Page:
CF: What have I done? Which legend are we talking about? (laughter)

MK: What haven't you done? I wonder if you'd like to—

Carrie Kline: You moved in '70. Tell us some of the highlights.

CF: I had two little children in the 70s, so mostly I just have ideas of what went on there in terms of—. I think of it as a time of transition. So I had 3-year-old and a 1-year-old when we moved here in 1970. So mostly I was in the house with them. (laughter) And I had never lived this far north, so there was so much snow it seemed. And it was so cold all the time. But there was still bus service at the corner of our street in West Concord that went all the way to Cambridge, and I think it was a throwback from the old trolley-line in the early part of the 20th century. And then in the junction we had still freight trains operating. And what's now the shopping plaza was an old Victorian farmhouse with apple orchards. And then there were old stores that are no longer there, like the Hayes Shoe Store and the West Concord Post Office, which is really, has been rebuilt. But all of these little places were still there and have changed while we've been here. For example—.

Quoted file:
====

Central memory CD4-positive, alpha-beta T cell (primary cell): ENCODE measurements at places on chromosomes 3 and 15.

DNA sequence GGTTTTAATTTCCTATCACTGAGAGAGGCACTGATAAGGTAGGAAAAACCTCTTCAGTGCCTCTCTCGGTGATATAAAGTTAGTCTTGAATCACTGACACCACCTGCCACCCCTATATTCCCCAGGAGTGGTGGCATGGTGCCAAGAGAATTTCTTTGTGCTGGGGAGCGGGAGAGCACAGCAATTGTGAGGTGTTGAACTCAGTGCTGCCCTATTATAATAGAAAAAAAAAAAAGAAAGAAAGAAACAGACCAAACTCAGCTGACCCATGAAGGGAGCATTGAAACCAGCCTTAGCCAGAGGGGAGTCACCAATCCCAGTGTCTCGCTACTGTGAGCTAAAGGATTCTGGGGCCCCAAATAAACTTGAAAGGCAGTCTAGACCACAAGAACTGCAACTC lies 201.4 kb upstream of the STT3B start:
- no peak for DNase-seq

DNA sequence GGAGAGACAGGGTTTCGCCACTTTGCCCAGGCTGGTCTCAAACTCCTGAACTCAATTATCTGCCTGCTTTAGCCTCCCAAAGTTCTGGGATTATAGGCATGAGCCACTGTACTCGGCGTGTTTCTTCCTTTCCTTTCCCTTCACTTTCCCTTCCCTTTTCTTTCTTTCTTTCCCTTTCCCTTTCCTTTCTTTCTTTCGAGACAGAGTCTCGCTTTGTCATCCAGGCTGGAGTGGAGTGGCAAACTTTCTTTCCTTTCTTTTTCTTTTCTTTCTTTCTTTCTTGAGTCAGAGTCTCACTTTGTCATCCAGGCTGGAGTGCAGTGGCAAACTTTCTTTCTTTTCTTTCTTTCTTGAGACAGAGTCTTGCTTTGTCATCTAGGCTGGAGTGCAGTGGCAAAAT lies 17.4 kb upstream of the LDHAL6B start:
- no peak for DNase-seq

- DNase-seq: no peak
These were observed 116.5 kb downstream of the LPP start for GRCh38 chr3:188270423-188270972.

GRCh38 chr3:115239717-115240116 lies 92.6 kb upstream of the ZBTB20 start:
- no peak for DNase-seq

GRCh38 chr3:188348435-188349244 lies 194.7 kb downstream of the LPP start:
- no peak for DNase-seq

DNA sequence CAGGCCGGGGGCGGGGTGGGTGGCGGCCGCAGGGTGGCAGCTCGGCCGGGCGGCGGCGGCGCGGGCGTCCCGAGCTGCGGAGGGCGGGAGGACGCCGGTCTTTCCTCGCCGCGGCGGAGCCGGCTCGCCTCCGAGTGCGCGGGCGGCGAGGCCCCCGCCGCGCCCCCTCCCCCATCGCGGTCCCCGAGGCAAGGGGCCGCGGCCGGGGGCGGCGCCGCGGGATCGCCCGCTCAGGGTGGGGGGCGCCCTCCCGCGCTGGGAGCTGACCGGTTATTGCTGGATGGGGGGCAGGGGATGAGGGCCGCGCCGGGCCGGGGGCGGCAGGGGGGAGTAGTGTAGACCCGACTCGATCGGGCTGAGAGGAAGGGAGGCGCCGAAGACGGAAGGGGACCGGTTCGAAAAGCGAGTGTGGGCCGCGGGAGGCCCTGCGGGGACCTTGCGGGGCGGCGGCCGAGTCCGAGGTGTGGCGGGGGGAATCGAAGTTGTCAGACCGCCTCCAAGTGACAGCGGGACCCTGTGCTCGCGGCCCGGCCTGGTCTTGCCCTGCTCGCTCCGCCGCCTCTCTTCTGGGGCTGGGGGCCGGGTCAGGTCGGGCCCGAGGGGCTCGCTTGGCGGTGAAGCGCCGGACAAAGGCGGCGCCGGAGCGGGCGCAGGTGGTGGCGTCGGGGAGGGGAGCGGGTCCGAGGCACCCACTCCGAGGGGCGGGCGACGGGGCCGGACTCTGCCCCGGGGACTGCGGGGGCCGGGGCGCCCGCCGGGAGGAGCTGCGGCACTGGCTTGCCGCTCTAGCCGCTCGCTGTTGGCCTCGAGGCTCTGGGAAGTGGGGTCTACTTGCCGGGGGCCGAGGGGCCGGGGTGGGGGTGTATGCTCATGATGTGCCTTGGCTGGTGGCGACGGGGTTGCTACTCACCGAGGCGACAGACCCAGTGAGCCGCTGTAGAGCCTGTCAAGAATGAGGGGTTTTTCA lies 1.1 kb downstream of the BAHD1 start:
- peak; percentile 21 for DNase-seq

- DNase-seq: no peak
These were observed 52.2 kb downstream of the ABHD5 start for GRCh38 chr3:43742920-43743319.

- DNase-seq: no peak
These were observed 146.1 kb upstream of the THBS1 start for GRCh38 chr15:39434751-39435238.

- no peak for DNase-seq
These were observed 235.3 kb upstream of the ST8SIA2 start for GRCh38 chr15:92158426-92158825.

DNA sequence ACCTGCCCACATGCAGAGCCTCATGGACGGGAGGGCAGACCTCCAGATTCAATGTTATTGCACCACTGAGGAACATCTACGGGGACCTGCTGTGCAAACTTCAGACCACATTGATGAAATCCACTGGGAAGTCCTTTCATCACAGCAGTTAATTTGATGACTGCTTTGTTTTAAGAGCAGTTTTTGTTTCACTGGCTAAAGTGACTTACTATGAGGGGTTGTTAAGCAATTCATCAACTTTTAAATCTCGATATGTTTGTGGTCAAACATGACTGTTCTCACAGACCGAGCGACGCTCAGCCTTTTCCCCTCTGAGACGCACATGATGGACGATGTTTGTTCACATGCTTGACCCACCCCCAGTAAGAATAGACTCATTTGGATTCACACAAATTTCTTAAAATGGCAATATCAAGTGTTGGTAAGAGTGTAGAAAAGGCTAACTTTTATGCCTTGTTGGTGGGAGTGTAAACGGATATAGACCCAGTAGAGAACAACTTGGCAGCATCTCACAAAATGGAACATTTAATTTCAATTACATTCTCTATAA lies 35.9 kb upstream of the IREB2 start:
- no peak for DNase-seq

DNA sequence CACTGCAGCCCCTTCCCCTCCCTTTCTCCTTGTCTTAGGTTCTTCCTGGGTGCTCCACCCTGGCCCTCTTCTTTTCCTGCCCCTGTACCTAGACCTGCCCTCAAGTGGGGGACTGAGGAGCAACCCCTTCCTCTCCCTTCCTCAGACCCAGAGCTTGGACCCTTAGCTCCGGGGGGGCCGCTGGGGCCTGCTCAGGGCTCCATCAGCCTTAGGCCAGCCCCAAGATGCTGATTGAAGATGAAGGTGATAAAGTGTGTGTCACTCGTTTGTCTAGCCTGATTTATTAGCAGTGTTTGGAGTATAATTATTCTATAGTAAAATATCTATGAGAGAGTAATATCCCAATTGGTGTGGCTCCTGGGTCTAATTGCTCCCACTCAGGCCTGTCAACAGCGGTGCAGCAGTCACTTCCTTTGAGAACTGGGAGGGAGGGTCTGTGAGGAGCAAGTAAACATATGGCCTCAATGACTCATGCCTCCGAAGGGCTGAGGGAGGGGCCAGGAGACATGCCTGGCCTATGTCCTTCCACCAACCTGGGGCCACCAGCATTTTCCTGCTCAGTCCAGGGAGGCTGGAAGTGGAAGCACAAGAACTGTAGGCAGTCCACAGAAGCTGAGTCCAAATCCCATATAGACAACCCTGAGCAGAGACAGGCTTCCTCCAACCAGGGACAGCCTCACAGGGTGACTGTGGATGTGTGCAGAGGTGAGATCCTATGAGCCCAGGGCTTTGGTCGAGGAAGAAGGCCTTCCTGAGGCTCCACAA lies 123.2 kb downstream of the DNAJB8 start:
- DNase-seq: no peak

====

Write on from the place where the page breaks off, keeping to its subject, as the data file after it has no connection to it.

MK: They were family-owned places.

CF: Family-owned places like the Dovre Ski-binding and the Hayes Shoe Store. And there were still some left but not as many. And then the children started school in the 70s, and they went to what was called the Harvey Wheeler Elementary School, which was actually built on the site of a grammar school that Rose Kennedy actually attended, because she lived in West Concord as a child with her father. Yes. And so on that same site, ultimately, was build the Harvey Wheeler School, which is one of the first that was built in the Spanish style with tile roofs. And it's still being used for a senior center and for an after-school and nursery school program. But my children were there in K-2, and then it closed. They were the last to go there for kindergarten and first grade. And then they went to the Thoreau School, which was a 60s school. And I didn't really get particularly active until they got much older. The highlights that I can remember of the 70s was the bicentennial, which was a big deal. The bicentennial of the battle of Lexington and Concord. And so the schools had the children, the children were all in colonial dress, it seemed all the time. My mother made them colonial costumes. They had capes, and aprons, and bonnets. They wore them to school. They wore them to birthday parties. They wore them to the big parade. And then they had a town meeting for the 4th or 5th graders, I can't remember what year it was, at the First Parish Church. And our daughter played—. Well only men could speak at town meetings, so my daughter dressed in male colonial clothes so that she could speak as a town meeting member. You know, this kind of reprising the town meetings of the 18th century. And then the next big thing I kind of remember—.